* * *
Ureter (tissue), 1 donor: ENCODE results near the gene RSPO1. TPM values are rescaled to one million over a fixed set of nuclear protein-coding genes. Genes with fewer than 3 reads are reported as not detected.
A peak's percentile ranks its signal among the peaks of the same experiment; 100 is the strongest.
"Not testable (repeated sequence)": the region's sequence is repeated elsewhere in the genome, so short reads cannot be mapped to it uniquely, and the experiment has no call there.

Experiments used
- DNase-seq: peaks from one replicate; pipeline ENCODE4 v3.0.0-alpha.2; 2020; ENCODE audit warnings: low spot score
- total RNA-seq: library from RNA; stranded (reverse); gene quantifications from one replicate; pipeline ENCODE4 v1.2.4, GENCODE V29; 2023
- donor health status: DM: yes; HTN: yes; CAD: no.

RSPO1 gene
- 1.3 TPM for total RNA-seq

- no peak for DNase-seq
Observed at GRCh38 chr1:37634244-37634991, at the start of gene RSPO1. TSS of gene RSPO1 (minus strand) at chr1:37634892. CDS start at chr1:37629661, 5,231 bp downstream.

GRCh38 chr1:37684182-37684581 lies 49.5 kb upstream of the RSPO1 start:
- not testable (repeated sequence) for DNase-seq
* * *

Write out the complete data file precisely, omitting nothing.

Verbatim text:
Ureter (tissue), 1 donor: ENCODE results near the gene RSPO1. TPM values are rescaled to one million over a fixed set of nuclear protein-coding genes. Genes with fewer than 3 reads are reported as not detected.
A peak's percentile ranks its signal among the peaks of the same experiment; 100 is the strongest.
"Not testable (repeated sequence)": the region's sequence is repeated elsewhere in the genome, so short reads cannot be mapped to it uniquely, and the experiment has no call there.

Experiments used
- DNase-seq: peaks from one replicate; pipeline ENCODE4 v3.0.0-alpha.2; 2020; ENCODE audit warnings: low spot score
- total RNA-seq: library from RNA; stranded (reverse); gene quantifications from one replicate; pipeline ENCODE4 v1.2.4, GENCODE V29; 2023
- donor health status: DM: yes; HTN: yes; CAD: no.

RSPO1 gene
- 1.3 TPM for total RNA-seq

- no peak for DNase-seq
Observed at GRCh38 chr1:37634244-37634991, at the start of gene RSPO1. TSS of gene RSPO1 (minus strand) at chr1:37634892. CDS start at chr1:37629661, 5,231 bp downstream.

GRCh38 chr1:37684182-37684581 lies 49.5 kb upstream of the RSPO1 start:
- not testable (repeated sequence) for DNase-seq